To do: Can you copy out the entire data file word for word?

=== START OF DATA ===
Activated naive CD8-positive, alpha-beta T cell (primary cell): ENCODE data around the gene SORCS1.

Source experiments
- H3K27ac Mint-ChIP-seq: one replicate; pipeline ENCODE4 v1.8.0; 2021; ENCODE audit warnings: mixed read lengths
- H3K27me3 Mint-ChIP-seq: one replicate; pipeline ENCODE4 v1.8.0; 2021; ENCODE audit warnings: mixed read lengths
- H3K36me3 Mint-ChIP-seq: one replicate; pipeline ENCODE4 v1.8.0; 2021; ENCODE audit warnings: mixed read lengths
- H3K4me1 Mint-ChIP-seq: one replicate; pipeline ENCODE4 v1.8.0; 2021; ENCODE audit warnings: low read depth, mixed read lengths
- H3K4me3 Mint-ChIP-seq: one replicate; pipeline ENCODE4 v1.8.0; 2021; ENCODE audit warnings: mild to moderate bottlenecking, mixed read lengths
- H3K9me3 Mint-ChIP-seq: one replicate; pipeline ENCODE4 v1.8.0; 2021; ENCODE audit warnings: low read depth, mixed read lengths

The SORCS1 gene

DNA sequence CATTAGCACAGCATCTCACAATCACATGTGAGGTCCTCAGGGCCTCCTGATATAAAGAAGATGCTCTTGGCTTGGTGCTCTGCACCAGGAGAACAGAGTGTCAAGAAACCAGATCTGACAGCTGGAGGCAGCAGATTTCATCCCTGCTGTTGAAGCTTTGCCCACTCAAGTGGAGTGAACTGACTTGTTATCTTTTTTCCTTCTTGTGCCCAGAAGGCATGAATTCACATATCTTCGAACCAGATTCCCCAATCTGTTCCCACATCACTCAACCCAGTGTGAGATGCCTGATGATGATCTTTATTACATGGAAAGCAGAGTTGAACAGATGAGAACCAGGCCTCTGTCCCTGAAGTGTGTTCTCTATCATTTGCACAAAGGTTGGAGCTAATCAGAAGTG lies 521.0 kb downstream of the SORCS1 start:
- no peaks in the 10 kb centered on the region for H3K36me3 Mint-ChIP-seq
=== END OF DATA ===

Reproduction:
Activated naive CD8-positive, alpha-beta T cell (primary cell): ENCODE data around the gene SORCS1.

Source experiments
- H3K27ac Mint-ChIP-seq: one replicate; pipeline ENCODE4 v1.8.0; 2021; ENCODE audit warnings: mixed read lengths
- H3K27me3 Mint-ChIP-seq: one replicate; pipeline ENCODE4 v1.8.0; 2021; ENCODE audit warnings: mixed read lengths
- H3K36me3 Mint-ChIP-seq: one replicate; pipeline ENCODE4 v1.8.0; 2021; ENCODE audit warnings: mixed read lengths
- H3K4me1 Mint-ChIP-seq: one replicate; pipeline ENCODE4 v1.8.0; 2021; ENCODE audit warnings: low read depth, mixed read lengths
- H3K4me3 Mint-ChIP-seq: one replicate; pipeline ENCODE4 v1.8.0; 2021; ENCODE audit warnings: mild to moderate bottlenecking, mixed read lengths
- H3K9me3 Mint-ChIP-seq: one replicate; pipeline ENCODE4 v1.8.0; 2021; ENCODE audit warnings: low read depth, mixed read lengths

The SORCS1 gene

DNA sequence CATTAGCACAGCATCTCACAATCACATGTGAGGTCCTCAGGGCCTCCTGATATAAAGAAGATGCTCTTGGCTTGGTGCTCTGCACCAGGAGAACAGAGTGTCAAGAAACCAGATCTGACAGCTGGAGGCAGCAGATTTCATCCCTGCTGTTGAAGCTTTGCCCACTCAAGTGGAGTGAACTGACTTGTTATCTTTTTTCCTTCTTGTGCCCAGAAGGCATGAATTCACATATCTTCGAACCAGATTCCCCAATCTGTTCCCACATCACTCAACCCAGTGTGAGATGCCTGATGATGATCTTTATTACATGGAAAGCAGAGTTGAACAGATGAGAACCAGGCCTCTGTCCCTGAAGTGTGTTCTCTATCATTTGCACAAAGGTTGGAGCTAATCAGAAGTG lies 521.0 kb downstream of the SORCS1 start:
- no peaks in the 10 kb centered on the region for H3K36me3 Mint-ChIP-seq